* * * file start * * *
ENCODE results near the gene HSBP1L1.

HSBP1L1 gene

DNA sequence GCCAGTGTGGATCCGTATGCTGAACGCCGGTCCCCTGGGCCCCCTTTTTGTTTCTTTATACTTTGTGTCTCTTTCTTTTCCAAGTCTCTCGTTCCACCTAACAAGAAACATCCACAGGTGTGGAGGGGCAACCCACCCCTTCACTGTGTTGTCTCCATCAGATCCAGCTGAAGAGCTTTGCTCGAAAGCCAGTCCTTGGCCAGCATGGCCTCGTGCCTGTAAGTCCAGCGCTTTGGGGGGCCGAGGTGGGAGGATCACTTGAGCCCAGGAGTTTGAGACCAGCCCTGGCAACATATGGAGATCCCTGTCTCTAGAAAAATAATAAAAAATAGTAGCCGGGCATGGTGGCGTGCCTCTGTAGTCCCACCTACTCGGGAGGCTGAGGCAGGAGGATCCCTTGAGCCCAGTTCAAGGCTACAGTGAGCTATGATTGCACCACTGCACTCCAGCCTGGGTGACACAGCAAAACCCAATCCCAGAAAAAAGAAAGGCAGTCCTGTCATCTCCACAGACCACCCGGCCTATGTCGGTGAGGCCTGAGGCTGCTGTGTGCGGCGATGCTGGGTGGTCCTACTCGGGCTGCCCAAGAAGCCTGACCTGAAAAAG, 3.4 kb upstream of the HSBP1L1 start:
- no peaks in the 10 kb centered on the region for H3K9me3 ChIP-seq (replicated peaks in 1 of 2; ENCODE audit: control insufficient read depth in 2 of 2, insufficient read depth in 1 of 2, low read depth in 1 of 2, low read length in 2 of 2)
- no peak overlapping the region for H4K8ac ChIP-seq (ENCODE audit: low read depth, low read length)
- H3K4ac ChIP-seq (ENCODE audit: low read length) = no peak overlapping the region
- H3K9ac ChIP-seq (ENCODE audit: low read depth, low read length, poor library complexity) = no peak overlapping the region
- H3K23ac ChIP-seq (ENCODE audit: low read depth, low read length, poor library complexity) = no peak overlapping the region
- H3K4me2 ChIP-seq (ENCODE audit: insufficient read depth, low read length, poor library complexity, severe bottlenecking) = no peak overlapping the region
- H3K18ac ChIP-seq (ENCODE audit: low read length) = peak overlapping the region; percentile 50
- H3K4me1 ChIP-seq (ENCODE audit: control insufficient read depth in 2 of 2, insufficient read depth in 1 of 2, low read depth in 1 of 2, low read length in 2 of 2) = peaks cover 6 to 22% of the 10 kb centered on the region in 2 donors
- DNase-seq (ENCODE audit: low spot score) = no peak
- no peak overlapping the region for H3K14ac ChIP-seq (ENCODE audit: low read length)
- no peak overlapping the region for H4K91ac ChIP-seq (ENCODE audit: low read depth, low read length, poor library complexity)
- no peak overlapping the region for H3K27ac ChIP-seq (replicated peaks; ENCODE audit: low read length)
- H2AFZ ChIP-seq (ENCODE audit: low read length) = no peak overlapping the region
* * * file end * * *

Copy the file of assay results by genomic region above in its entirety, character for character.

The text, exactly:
ENCODE results near the gene HSBP1L1.

HSBP1L1 gene

DNA sequence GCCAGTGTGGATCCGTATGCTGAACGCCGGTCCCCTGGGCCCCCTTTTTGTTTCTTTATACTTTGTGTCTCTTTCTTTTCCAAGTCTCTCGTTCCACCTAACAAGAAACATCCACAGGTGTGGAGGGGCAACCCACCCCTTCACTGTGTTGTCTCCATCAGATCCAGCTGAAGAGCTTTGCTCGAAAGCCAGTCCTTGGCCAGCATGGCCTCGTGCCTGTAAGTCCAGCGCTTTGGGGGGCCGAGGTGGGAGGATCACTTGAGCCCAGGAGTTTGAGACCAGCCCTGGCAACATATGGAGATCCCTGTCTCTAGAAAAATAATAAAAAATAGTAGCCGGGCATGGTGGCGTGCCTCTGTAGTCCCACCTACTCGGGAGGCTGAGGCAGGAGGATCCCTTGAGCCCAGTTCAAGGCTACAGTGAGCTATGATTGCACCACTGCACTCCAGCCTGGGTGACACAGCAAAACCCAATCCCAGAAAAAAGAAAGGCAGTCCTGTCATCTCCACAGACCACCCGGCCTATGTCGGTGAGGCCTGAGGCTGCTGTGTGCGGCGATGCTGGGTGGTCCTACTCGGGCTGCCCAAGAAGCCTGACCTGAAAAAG, 3.4 kb upstream of the HSBP1L1 start:
- no peaks in the 10 kb centered on the region for H3K9me3 ChIP-seq (replicated peaks in 1 of 2; ENCODE audit: control insufficient read depth in 2 of 2, insufficient read depth in 1 of 2, low read depth in 1 of 2, low read length in 2 of 2)
- no peak overlapping the region for H4K8ac ChIP-seq (ENCODE audit: low read depth, low read length)
- H3K4ac ChIP-seq (ENCODE audit: low read length) = no peak overlapping the region
- H3K9ac ChIP-seq (ENCODE audit: low read depth, low read length, poor library complexity) = no peak overlapping the region
- H3K23ac ChIP-seq (ENCODE audit: low read depth, low read length, poor library complexity) = no peak overlapping the region
- H3K4me2 ChIP-seq (ENCODE audit: insufficient read depth, low read length, poor library complexity, severe bottlenecking) = no peak overlapping the region
- H3K18ac ChIP-seq (ENCODE audit: low read length) = peak overlapping the region; percentile 50
- H3K4me1 ChIP-seq (ENCODE audit: control insufficient read depth in 2 of 2, insufficient read depth in 1 of 2, low read depth in 1 of 2, low read length in 2 of 2) = peaks cover 6 to 22% of the 10 kb centered on the region in 2 donors
- DNase-seq (ENCODE audit: low spot score) = no peak
- no peak overlapping the region for H3K14ac ChIP-seq (ENCODE audit: low read length)
- no peak overlapping the region for H4K91ac ChIP-seq (ENCODE audit: low read depth, low read length, poor library complexity)
- no peak overlapping the region for H3K27ac ChIP-seq (replicated peaks; ENCODE audit: low read length)
- H2AFZ ChIP-seq (ENCODE audit: low read length) = no peak overlapping the region